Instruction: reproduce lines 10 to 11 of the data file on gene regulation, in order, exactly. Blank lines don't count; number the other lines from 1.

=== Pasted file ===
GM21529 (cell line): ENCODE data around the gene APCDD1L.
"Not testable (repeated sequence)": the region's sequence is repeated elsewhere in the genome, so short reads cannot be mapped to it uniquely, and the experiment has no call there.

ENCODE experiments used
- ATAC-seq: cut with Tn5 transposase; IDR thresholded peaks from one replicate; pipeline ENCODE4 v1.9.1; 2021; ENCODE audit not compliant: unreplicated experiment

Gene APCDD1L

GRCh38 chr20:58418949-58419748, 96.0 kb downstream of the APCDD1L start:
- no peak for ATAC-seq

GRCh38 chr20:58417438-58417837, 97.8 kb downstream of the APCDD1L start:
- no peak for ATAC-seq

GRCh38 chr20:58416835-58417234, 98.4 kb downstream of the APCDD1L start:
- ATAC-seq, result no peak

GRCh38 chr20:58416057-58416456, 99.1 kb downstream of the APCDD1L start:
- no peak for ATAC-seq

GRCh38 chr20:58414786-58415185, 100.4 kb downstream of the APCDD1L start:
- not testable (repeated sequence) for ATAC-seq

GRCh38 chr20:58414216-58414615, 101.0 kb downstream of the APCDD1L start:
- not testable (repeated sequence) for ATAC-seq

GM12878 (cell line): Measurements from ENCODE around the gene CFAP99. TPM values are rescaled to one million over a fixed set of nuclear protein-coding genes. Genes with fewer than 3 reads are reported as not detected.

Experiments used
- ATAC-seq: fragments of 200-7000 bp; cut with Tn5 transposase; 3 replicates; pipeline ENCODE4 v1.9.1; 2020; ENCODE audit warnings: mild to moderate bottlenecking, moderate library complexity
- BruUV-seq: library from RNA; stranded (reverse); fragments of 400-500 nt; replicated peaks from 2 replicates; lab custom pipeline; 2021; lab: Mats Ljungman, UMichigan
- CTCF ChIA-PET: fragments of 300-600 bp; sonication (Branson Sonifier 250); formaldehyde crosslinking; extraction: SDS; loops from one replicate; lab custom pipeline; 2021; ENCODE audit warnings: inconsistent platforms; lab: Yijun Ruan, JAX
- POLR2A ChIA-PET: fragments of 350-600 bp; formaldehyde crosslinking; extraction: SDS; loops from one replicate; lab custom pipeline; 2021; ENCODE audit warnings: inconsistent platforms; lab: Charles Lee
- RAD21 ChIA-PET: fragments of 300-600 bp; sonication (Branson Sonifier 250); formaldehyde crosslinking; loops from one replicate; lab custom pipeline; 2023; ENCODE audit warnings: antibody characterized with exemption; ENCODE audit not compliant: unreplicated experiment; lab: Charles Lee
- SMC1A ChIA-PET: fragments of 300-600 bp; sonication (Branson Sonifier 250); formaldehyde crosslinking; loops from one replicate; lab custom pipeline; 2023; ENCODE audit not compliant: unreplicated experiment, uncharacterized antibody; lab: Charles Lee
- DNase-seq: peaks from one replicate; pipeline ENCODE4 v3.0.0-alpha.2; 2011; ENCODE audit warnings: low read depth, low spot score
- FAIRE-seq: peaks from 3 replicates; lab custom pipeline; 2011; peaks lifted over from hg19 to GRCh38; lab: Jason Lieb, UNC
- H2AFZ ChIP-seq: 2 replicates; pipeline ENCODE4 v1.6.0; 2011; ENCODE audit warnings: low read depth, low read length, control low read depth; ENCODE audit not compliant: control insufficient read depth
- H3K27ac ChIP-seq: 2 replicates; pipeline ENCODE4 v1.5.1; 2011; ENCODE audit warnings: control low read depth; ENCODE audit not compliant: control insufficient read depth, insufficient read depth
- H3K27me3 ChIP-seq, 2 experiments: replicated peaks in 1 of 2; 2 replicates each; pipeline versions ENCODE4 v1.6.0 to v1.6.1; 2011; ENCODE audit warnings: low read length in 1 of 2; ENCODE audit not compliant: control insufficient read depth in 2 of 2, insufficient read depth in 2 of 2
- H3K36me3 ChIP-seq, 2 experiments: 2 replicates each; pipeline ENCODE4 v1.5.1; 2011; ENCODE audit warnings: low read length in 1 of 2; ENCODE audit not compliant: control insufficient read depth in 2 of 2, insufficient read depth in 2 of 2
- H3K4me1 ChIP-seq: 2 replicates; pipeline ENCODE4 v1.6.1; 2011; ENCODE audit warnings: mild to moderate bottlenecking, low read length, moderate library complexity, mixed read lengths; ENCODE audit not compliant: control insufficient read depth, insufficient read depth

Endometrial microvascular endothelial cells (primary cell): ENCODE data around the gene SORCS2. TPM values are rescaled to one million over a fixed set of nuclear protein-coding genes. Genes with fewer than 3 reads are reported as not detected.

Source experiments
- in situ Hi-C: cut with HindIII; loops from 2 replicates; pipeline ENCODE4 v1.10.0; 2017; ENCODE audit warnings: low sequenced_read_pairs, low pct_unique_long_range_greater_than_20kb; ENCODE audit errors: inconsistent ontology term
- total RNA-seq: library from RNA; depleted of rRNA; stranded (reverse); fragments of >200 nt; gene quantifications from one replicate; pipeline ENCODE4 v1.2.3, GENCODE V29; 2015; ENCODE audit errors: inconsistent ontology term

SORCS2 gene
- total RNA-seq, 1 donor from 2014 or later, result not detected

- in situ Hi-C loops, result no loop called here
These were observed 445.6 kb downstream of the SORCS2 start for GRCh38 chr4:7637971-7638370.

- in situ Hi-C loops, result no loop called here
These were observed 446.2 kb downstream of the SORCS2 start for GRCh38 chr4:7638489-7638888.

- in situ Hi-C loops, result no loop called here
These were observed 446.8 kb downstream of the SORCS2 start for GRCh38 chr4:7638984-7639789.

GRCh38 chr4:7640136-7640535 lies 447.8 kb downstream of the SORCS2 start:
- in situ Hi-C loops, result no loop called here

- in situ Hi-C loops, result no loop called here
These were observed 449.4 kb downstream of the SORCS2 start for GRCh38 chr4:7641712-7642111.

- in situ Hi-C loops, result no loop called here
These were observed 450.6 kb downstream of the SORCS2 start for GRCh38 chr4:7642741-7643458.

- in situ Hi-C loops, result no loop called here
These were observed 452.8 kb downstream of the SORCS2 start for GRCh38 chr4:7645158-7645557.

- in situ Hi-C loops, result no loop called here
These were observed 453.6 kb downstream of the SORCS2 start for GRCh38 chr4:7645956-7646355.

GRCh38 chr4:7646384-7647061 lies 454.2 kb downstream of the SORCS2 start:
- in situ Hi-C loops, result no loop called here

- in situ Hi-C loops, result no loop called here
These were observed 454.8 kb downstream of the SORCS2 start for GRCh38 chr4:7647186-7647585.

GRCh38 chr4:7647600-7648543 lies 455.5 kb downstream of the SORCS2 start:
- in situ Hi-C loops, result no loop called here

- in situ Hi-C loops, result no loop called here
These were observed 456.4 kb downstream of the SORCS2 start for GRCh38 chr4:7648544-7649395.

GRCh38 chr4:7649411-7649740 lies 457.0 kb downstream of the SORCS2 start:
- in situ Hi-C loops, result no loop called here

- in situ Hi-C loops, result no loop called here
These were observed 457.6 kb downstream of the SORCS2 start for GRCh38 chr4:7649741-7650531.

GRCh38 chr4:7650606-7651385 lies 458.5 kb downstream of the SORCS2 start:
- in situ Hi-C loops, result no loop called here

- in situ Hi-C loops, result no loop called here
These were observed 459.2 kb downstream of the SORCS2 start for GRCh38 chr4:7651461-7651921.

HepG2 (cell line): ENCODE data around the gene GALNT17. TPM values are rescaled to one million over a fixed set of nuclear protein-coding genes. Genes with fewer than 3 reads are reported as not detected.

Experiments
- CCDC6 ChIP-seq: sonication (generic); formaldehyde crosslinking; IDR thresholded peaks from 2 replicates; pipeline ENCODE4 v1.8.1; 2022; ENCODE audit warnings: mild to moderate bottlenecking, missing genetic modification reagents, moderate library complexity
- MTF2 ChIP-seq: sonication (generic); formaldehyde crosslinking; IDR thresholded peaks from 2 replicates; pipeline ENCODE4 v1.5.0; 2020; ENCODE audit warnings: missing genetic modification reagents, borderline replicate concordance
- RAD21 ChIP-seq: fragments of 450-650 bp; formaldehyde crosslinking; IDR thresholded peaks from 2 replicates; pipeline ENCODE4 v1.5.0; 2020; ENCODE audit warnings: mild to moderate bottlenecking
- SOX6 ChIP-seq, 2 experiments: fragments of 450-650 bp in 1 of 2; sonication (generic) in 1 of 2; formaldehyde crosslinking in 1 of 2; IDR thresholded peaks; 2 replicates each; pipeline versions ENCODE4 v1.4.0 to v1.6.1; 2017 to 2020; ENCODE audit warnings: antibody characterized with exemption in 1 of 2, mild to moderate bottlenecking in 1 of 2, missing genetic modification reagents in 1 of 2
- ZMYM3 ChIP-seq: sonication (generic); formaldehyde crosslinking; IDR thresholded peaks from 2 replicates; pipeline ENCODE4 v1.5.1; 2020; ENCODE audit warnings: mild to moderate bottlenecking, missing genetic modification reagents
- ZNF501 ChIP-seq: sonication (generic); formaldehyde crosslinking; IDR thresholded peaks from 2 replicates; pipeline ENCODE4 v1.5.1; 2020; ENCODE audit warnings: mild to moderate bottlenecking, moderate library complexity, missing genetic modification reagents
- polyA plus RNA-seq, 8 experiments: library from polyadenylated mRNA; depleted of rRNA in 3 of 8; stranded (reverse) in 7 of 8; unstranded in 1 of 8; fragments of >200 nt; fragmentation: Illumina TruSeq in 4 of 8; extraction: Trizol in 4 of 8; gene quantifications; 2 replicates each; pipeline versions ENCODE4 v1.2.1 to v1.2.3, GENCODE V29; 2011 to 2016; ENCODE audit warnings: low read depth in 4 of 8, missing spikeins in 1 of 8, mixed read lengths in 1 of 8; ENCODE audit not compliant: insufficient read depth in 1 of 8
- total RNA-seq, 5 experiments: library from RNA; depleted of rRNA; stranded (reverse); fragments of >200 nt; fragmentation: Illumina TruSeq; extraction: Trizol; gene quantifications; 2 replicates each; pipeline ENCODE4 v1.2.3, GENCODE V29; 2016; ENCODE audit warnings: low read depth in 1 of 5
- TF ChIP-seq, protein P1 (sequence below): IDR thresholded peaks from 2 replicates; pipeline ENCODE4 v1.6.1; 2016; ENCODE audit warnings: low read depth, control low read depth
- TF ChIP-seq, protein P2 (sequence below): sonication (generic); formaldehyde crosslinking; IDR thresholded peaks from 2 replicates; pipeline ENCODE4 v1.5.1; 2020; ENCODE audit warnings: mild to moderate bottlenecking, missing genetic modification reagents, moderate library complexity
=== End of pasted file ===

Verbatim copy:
GRCh38 chr20:58416835-58417234, 98.4 kb downstream of the APCDD1L start:
- ATAC-seq, result no peak